Keeping Things Spicy With Black Thought of The Roots

Sammi Katz
·4 min read
Olivia McGiff
Olivia McGiff

On New Year’s Day 2019, Tarik Trotter wanted to see if he could go a whole year without drinking. So now when he does feel like partaking, he wants his cocktails to be of the highest quality. “It’s not even worth drinking unless you’re drinking the best stuff, you know?”

Trotter, who goes by Black Thought and is frontman for Grammy Award-winning group The Roots, is a self-professed “alcohol enthusiast.” He even went so far as to get a fully functioning bar built in his dressing room at The Tonight Show Starring Jimmy Fallon, where The Roots are the official house band.

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When shaking up drinks at home, the musician has a few trademark cocktails. One of his recent favorites is a Spicy Mezcal Margarita, made with jalapeño and fresh lime juice. It has “the smoke from the mezcal and the spice from the pepper with the cold crispness of citrus,” says Trotter. “I’m all about refreshing refreshments.”

This Margarita has made several appearances when he is entertaining his bandmates. “I wouldn’t consider myself a bad influence, but I’m an influence,” he jokes. He also likes to make the drink for his wife, Michelle. “It makes any occasion special.”

Coming up, Trotter stars in The New Group’s Zoom production of Waiting for Godot, the classic stage play by Samuel Beckett, which will premiere on May 6. (Full disclosure, my mother is the head of the board of the theater staging this play.) “It looks and feels like nothing else that has been done.”

Here are all the details on how Trotter makes his special Spicy Mezcal Margarita.


Trotter has tried a number of the mezcals available, but he’s settled on Clase Azul’s bottling. “It gives me shot-of-tequila-on-a-barbecue-grill vibes,” he says. The traditional process of slow-roasting agave in a pit of hot rocks provides mezcal with its signature smoky notes. “It tastes unearthed,” he says. “It’s perfect, man.”

<div class="inline-image__credit">Olivia McGiff</div>
Olivia McGiff

To get the spiciness in his Margaritas, Trotter likes using a jalapeño-infused mezcal. To make the infusion, he only uses the flesh of the pepper and not the seeds, to keep the spice from overpowering the other flavors in the cocktail.

Trotter admits he’s received looks of horror when he uses a premium spirit for a mixed drink. But it goes back to his philosophy of only drinking the finest things. “The best cocktails are comprised of the best elements of all the independent ingredients.” Though he confesses, “the heart wants what it wants.”


Using fresh limes is the secret to a good Margarita and Trotter likes to hand-squeeze his citrus. “I’m actually reaching out and able to touch part of the flavor profile or whatever it is that I’m about to consume,” he explains. “It makes me feel more connected.”


For the sweetener, Trotter makes his own simple syrup with organic sugar and uses just enough to bind the cocktail together. “I’m not big on really sweet drinks. I think that’s for the birds.”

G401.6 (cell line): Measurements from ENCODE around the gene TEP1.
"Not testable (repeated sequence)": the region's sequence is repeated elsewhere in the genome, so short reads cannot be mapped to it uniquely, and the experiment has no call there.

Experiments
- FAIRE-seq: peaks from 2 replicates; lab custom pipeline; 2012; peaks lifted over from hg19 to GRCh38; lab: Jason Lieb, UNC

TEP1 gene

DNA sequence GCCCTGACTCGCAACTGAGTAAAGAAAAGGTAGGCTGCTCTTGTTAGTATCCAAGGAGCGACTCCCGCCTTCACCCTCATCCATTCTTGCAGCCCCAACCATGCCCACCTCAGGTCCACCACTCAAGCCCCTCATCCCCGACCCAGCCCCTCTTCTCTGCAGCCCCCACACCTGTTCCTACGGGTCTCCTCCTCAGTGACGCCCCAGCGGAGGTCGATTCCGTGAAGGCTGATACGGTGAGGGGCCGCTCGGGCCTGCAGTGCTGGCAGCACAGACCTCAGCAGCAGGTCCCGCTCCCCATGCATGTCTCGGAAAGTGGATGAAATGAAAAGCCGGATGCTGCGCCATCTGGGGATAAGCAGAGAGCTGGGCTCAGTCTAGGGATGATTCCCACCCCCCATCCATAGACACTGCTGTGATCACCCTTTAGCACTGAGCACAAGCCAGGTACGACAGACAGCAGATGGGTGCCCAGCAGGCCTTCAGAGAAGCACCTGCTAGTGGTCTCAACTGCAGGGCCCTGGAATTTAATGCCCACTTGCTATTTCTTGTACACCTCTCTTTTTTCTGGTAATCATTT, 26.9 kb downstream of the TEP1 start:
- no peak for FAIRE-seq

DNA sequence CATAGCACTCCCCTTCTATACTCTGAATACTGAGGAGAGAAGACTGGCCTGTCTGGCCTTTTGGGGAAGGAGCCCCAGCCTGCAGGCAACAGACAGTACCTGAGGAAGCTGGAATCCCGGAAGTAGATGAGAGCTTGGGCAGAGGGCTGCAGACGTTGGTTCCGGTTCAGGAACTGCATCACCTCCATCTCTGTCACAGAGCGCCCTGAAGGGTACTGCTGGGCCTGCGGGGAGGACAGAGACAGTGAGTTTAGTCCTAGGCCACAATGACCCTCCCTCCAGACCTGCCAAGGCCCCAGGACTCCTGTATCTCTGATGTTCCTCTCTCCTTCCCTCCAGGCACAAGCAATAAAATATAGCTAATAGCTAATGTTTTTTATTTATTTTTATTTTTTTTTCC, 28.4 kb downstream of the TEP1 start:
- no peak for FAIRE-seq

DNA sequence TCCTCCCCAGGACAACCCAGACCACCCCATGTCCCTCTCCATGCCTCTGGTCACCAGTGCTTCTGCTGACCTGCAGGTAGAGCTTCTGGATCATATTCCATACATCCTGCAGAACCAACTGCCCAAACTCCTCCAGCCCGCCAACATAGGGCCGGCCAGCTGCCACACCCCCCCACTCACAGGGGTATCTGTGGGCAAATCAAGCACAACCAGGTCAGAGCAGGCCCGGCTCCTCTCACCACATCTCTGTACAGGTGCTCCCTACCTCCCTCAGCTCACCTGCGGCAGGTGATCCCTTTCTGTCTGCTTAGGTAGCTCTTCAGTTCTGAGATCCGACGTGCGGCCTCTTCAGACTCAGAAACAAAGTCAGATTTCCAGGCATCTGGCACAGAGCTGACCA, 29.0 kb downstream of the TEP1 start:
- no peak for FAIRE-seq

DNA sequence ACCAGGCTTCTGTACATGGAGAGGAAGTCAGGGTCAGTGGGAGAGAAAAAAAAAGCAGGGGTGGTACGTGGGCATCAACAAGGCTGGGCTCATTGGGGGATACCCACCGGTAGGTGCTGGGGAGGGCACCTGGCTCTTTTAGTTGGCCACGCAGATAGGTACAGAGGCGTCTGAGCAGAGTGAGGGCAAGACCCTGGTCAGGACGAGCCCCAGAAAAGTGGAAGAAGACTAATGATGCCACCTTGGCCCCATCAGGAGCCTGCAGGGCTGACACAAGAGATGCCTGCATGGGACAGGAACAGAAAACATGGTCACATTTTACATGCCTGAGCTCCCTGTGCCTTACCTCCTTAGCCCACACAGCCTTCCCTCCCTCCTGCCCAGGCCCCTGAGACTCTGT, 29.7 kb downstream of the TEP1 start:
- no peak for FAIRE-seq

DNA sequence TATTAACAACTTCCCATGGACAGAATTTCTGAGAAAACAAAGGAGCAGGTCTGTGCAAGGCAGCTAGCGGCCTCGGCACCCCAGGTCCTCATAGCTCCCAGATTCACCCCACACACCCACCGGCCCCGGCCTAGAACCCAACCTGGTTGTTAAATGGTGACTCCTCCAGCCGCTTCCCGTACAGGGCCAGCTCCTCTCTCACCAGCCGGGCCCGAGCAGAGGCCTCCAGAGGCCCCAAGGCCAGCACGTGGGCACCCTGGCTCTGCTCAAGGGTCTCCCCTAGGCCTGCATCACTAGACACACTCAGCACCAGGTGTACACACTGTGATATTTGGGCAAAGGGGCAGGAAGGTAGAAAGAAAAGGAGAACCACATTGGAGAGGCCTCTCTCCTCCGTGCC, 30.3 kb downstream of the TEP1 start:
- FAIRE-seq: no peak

Trotter admits he doesn’t have an exact recipe for his Margarita. At the beginning of a night, “I’ll probably start with the jigger and be more precise with my measurements.” But as the evening progresses, “I just start eyeing it out.” That’s especially true if he’s making cocktails for a crowd, since he doesn’t want to play bartender the whole time. “To give the drink a little longer life for folks to sip on, I might pour with a little heavier hand,” he chuckles.

<div class="inline-image__credit">Olivia McGiff</div>
Olivia McGiff

Even if his jigger isn’t used frequently, Trotter has a wide selection of stylish props at his disposal, including shot glasses made from pink Himalayan salt, bar tools with crocodile-skin handles and linen cocktail napkins with Questlove’s likeness on them. “I like to break out unique accoutrement that’s going to start a conversation,” he says.

Trotter always shakes his Margarita and serves them on the rocks in an Old-Fashioned glass. He believes that ice is often overlooked as an essential cocktail ingredient, so he only uses ice made from spring water for both his shaker and the glass. “If you’re sparing no expense with what it is that you’re drinking, you don’t want some run of the mill dollar bag of ice.”

He then stops himself and laughs. “Folks are going to read this and be like, ‘I didn’t know that guy from The Roots was so bougie!’”


Trotter likes serving the drink with a partial salt rim. “Sometimes I get tricky and use a smoked salt,” which provides one more level of depth of flavor to his Margarita.

Finally, to top it off, he garnishes the cocktail with a lime wedge and a sprig of cilantro, to add fragrance and a touch of class. “It’s going to make your experience with the cocktail a little more dynamic.”

In our new monthly column, House Drink, we talk to people about their favorite cocktails to make for themselves at home.

Illustrations by Olivia McGiff

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